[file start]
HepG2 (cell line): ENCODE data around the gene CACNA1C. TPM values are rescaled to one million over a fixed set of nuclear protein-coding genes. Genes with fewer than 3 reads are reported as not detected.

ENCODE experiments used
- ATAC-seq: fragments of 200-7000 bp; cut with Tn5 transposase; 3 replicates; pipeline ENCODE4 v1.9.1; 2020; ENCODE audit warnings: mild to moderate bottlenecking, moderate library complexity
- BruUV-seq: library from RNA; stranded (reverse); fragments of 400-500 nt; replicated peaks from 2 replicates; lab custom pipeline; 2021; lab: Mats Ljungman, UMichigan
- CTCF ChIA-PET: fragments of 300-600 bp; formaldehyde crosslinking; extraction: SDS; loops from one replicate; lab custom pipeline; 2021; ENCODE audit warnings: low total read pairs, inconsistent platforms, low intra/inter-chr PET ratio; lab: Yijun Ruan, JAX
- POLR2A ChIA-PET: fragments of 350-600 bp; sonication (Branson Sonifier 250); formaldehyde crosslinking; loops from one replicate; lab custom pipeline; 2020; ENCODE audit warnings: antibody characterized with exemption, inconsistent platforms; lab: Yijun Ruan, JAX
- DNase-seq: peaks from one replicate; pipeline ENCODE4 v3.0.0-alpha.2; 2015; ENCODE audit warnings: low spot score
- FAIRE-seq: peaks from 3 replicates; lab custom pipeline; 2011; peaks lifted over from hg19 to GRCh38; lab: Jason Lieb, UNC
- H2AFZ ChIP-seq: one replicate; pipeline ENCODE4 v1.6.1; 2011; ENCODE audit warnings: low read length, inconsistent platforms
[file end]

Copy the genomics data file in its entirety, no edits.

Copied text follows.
HepG2 (cell line): ENCODE data around the gene CACNA1C. TPM values are rescaled to one million over a fixed set of nuclear protein-coding genes. Genes with fewer than 3 reads are reported as not detected.

ENCODE experiments used
- ATAC-seq: fragments of 200-7000 bp; cut with Tn5 transposase; 3 replicates; pipeline ENCODE4 v1.9.1; 2020; ENCODE audit warnings: mild to moderate bottlenecking, moderate library complexity
- BruUV-seq: library from RNA; stranded (reverse); fragments of 400-500 nt; replicated peaks from 2 replicates; lab custom pipeline; 2021; lab: Mats Ljungman, UMichigan
- CTCF ChIA-PET: fragments of 300-600 bp; formaldehyde crosslinking; extraction: SDS; loops from one replicate; lab custom pipeline; 2021; ENCODE audit warnings: low total read pairs, inconsistent platforms, low intra/inter-chr PET ratio; lab: Yijun Ruan, JAX
- POLR2A ChIA-PET: fragments of 350-600 bp; sonication (Branson Sonifier 250); formaldehyde crosslinking; loops from one replicate; lab custom pipeline; 2020; ENCODE audit warnings: antibody characterized with exemption, inconsistent platforms; lab: Yijun Ruan, JAX
- DNase-seq: peaks from one replicate; pipeline ENCODE4 v3.0.0-alpha.2; 2015; ENCODE audit warnings: low spot score
- FAIRE-seq: peaks from 3 replicates; lab custom pipeline; 2011; peaks lifted over from hg19 to GRCh38; lab: Jason Lieb, UNC
- H2AFZ ChIP-seq: one replicate; pipeline ENCODE4 v1.6.1; 2011; ENCODE audit warnings: low read length, inconsistent platforms